(1872–1958), linguist and folklorist. The most prominent woman academician in the United States in the 1920s, Louise Pound was largely responsible for the unprecedented observation and recording of American English and American folkways during the first half of the twentieth century. Although she took her doctorate in Germanic philology at Heidelberg and taught and wrote about earlier periods of English language and literature throughout her career, Pound was always comfortable with her identity as a Nebraskan and an American; she described in hundreds of articles and speeches the regional, colloquial, spontaneous, and proscribed uses of language in the United States. H. L. Mencken, with whom Pound corresponded for more than three decades, acknowledged in his diary and in public tributes that Pound was the central figure in the investigation of American English.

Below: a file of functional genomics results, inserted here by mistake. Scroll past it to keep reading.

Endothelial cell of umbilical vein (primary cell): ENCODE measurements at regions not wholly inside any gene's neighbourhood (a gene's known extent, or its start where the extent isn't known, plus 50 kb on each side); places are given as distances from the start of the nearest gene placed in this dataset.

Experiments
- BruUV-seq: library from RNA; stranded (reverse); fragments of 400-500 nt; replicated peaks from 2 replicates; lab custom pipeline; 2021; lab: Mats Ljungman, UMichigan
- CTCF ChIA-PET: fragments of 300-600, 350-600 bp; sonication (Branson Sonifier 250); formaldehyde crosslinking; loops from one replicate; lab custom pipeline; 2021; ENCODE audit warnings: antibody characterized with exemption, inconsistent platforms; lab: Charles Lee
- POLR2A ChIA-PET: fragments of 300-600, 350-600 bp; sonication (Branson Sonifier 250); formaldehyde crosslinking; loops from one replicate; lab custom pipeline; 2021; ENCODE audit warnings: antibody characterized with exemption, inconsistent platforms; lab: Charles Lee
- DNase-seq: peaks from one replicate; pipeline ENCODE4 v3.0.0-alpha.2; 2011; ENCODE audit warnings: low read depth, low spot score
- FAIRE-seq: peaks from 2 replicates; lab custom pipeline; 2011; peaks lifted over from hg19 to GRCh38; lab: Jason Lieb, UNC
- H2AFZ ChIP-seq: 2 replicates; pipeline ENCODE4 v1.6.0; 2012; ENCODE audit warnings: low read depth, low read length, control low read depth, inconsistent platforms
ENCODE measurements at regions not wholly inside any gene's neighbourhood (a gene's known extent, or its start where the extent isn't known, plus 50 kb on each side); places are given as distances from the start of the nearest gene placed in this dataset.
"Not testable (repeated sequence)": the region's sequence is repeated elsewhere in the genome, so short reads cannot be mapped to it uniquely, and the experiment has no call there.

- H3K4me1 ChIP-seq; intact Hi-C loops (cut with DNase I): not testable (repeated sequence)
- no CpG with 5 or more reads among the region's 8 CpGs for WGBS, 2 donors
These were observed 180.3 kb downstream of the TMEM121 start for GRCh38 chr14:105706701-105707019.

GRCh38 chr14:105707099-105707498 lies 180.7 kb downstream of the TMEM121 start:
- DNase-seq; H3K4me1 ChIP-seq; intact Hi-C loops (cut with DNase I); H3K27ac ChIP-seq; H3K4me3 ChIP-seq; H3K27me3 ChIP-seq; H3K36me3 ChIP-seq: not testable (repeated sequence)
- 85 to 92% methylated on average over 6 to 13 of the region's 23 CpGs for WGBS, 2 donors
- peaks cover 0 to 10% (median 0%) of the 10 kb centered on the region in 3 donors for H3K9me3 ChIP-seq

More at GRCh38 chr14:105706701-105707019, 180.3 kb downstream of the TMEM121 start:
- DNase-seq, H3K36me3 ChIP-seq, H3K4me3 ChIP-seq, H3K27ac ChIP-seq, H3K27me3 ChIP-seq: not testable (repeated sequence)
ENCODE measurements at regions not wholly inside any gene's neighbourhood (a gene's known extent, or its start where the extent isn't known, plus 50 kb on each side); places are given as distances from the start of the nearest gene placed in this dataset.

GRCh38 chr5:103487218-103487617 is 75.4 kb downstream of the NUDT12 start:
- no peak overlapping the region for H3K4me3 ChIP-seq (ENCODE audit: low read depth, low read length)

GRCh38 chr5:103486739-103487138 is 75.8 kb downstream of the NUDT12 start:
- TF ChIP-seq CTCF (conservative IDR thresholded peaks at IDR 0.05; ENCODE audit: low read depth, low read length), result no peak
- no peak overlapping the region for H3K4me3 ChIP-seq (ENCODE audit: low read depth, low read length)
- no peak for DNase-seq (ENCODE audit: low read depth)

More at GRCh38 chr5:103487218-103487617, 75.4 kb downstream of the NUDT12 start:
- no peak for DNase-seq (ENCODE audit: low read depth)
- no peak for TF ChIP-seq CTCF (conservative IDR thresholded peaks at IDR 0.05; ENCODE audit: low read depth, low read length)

From The Oxford Companion to Women's Writing in the United States in Oxford Reference.